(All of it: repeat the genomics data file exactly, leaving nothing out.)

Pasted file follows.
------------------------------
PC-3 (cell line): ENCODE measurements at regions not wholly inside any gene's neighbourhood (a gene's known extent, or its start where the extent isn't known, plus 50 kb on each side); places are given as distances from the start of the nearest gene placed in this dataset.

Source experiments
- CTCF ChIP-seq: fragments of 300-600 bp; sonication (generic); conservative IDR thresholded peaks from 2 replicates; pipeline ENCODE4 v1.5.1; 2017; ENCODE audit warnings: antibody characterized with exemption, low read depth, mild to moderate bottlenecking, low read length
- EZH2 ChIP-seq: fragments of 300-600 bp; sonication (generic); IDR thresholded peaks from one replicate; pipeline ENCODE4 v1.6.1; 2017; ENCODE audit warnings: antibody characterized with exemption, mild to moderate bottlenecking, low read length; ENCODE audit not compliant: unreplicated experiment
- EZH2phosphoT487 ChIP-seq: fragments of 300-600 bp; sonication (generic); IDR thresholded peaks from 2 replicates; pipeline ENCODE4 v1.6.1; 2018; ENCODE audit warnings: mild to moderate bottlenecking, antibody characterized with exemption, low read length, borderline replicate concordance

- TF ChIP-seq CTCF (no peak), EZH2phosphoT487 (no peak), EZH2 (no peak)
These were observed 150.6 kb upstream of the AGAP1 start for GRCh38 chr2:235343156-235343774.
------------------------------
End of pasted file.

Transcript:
PC-3 (cell line): ENCODE measurements at regions not wholly inside any gene's neighbourhood (a gene's known extent, or its start where the extent isn't known, plus 50 kb on each side); places are given as distances from the start of the nearest gene placed in this dataset.

Source experiments
- CTCF ChIP-seq: fragments of 300-600 bp; sonication (generic); conservative IDR thresholded peaks from 2 replicates; pipeline ENCODE4 v1.5.1; 2017; ENCODE audit warnings: antibody characterized with exemption, low read depth, mild to moderate bottlenecking, low read length
- EZH2 ChIP-seq: fragments of 300-600 bp; sonication (generic); IDR thresholded peaks from one replicate; pipeline ENCODE4 v1.6.1; 2017; ENCODE audit warnings: antibody characterized with exemption, mild to moderate bottlenecking, low read length; ENCODE audit not compliant: unreplicated experiment
- EZH2phosphoT487 ChIP-seq: fragments of 300-600 bp; sonication (generic); IDR thresholded peaks from 2 replicates; pipeline ENCODE4 v1.6.1; 2018; ENCODE audit warnings: mild to moderate bottlenecking, antibody characterized with exemption, low read length, borderline replicate concordance

- TF ChIP-seq CTCF (no peak), EZH2phosphoT487 (no peak), EZH2 (no peak)
These were observed 150.6 kb upstream of the AGAP1 start for GRCh38 chr2:235343156-235343774.